The Linguist, the Cosmology and Zulu Traditional Beliefs

with Gugu Mkhize

Mar 23, 2018

In our first episode we scratch the surface of isiZulu linguistics, Zulu cosmology, myths and traditional beliefs. It’s one we’re going to revisit many times, but this is where we start.
Let me tell you about Gugu Mkhize: she is a lecturer at the University of KwaZulu-Natal in the isiZulu department focusing on linguistics, traditional beliefs and Zulu cosmology and myths; and she was the first person to take a chance and give me the time to interview her. I spoke with her twice, for over an hour each time and both times she answered my questions with a smile and eagerness to share what she knows. And what she knows is a lot! Not even two sessions can cover what she knows. But it’s the start, for me, to find out more and to research those tidbits that piqued my interest. And it’s up to you guys to do the same if you want. But also, ask questions here. Ping us on social media.
Students climb the stairs at UKZN
Meeting Gugu Mkhize:

Having grown up in Durban and seen the imposing structure of the UKZN building – sometimes from far and sometime close up on the grounds themselves – it was my first time actually inside. Naturally I got lost.

Eventually, with some help, I found my way to the office door of Gugu Mkhize just as she was coming down the hall.

We both settled in. I got out my writing materials and audio recorder, and although we’d chatted briefly the week before I set about giving her more of a detailed rundown of why I’m doing what I’m doing. And then we got to it…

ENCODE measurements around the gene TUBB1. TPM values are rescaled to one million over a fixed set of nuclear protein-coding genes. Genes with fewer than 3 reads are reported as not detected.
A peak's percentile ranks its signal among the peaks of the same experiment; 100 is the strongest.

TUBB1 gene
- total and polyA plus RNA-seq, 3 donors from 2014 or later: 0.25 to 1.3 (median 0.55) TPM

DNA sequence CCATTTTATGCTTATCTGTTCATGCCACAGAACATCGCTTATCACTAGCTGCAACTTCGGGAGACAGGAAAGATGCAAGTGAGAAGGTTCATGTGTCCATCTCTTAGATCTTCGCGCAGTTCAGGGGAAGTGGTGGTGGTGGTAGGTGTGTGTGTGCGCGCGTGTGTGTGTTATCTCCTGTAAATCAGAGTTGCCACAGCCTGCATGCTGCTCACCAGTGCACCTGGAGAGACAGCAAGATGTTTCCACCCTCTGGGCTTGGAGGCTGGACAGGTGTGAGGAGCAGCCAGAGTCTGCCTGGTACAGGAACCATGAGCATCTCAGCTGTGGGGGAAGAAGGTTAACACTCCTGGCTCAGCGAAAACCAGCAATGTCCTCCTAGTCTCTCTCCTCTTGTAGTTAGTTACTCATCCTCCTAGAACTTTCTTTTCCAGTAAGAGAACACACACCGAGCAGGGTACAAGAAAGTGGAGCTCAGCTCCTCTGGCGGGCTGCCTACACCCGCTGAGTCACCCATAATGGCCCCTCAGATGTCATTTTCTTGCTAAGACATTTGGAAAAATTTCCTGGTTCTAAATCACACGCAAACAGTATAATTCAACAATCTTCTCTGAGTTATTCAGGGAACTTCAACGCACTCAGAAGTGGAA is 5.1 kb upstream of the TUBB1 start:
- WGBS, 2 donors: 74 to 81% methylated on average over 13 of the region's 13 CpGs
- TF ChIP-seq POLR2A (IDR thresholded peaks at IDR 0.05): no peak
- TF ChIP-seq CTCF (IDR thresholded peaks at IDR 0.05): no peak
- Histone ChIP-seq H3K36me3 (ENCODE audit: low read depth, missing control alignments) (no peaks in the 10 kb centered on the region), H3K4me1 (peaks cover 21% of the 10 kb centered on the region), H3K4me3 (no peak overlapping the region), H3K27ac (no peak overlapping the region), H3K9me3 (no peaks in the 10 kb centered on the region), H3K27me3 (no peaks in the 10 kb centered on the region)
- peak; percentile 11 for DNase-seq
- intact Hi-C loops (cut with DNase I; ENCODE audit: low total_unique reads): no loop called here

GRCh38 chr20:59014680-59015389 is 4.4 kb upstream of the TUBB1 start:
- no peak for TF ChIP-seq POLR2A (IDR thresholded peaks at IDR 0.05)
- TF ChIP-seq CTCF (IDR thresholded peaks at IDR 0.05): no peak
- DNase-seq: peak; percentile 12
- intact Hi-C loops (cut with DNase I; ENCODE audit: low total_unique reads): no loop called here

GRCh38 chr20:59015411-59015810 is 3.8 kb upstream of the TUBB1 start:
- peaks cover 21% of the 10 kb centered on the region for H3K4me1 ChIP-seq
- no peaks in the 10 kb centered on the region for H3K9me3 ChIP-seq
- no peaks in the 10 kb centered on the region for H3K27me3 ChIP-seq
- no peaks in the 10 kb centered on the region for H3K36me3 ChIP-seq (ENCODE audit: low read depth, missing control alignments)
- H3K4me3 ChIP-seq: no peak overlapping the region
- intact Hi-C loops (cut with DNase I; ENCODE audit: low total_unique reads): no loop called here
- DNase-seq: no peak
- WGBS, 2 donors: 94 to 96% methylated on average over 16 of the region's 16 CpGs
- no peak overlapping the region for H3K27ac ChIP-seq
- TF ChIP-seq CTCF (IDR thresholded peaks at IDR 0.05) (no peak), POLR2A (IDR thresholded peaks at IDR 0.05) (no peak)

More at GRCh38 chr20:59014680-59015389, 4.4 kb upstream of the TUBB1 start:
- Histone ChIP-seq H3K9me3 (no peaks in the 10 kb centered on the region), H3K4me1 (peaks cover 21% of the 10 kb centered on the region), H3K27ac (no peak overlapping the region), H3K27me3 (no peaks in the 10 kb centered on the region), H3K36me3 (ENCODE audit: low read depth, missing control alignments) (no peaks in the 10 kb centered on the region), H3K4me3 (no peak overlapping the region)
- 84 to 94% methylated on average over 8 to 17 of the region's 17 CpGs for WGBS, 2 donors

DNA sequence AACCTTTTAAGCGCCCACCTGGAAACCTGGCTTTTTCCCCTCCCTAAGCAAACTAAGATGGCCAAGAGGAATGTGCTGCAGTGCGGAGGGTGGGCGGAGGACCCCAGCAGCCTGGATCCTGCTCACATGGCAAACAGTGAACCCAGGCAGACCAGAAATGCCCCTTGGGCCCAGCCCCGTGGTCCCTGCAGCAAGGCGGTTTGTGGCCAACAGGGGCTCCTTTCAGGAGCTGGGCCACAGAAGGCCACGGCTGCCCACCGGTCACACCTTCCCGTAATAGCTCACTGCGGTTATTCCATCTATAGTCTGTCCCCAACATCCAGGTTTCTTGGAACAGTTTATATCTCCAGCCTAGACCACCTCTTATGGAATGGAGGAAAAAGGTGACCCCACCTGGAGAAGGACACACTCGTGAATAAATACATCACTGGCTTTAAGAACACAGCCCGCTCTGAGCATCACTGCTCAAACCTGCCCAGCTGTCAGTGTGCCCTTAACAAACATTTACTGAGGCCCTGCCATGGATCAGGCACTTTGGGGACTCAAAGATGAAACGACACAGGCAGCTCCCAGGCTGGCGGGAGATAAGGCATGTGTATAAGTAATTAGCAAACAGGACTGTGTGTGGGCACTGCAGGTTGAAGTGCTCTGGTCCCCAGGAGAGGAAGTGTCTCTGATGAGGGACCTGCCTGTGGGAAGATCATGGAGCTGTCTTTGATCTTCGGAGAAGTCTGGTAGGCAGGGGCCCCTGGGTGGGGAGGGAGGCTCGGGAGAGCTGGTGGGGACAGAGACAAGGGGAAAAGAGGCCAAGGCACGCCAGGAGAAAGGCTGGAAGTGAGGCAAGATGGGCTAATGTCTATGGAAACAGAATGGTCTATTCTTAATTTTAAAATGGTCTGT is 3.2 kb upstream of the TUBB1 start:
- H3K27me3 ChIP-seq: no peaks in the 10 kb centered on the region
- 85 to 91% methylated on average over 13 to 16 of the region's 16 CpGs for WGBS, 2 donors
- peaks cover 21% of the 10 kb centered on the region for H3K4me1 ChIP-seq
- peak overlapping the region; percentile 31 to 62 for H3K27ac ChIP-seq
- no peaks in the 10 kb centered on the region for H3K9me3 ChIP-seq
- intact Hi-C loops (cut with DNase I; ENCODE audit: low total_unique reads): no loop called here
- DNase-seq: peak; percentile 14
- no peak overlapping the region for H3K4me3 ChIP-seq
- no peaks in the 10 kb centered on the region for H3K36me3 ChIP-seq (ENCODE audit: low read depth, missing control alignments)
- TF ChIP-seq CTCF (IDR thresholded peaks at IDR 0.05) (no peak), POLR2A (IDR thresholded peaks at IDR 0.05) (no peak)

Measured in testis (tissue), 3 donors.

“Am I an African who is a Zulu and a Christian. Or am I a Christian who is an African Zulu?”
In the past, and in some regions of the world today, people have been forced to take on new religions and beliefs. And rather than being given the choice they are being scared off from something that is part of their heritage and their traditions in their communities.

With access to information, those individuals can look at the customs, myths, and cosmology of their communities and ancestors and decide for themselves what they take on and what they leave.

Walking the halls of UKZN
Display at the Killie Campbell Library
Photo collection at the Killie Campbell Library

Terms and Phrases:

Amathambo – Bones

Rondavel – round structure housing Umsamo (space for rituals)

Ukubuyela emuva uthathe izinto zakho – To come back and fetch your things

Ukubuyela emuva uthathe izinto zakho – To come back and fetch your things

Ngisaya emangeni – I’m going to lies


  • Rain Goddess/Princess
  • uthingo lwenkosazana – rain goddess
  • uthingo – light
  • nkosazana – girl
  • uthingo lwenkosazana – Rainbow.
  • Imvula – rain


  • Vela – show up, appear, arise
  • Ngqangi – first
  • Ancestors are the link to mMvelingqangi


  • Missionaries asked “who is your ‘Great Great’”
  • Khulu – great, big, large, important.
  • Umdali – Creator


  • Spiritual world.
  • Uthongo – dreaming/falling/asleep
  • Sithongo – sleep


YOU MIGHT LIKE: The Inyanga, the Sangoma and the Herbalist

After my first visit with Gugu and after her recommendation, I went to the Killie Campbell Library (part of the Museum complex in the Musgrave area) and was overwhelmed with the amount of books, news-clippings, newspapers and photos they have in their repository. Lying on one of the research desks were two bindings, one of editions of a newspaper from 1925, and the other old photos of rural life in KwaZulu-Natal (undated).

I’ve since been back a few times and usually it involves me getting sidetracked with other items I find on the searchable computer database.


Killie Campbell Library
One man’s “solution” is another man’s problem
Killie Campbell 1950
Killie Campbell Display
Newspaper from 2nd January, 1925
I’ll always be indebted to Gugu for her willingness to impart some of the knowledge with me that she has dedicated her life to studying and teaching.
Stephen (left), Gugu Mkhize (right).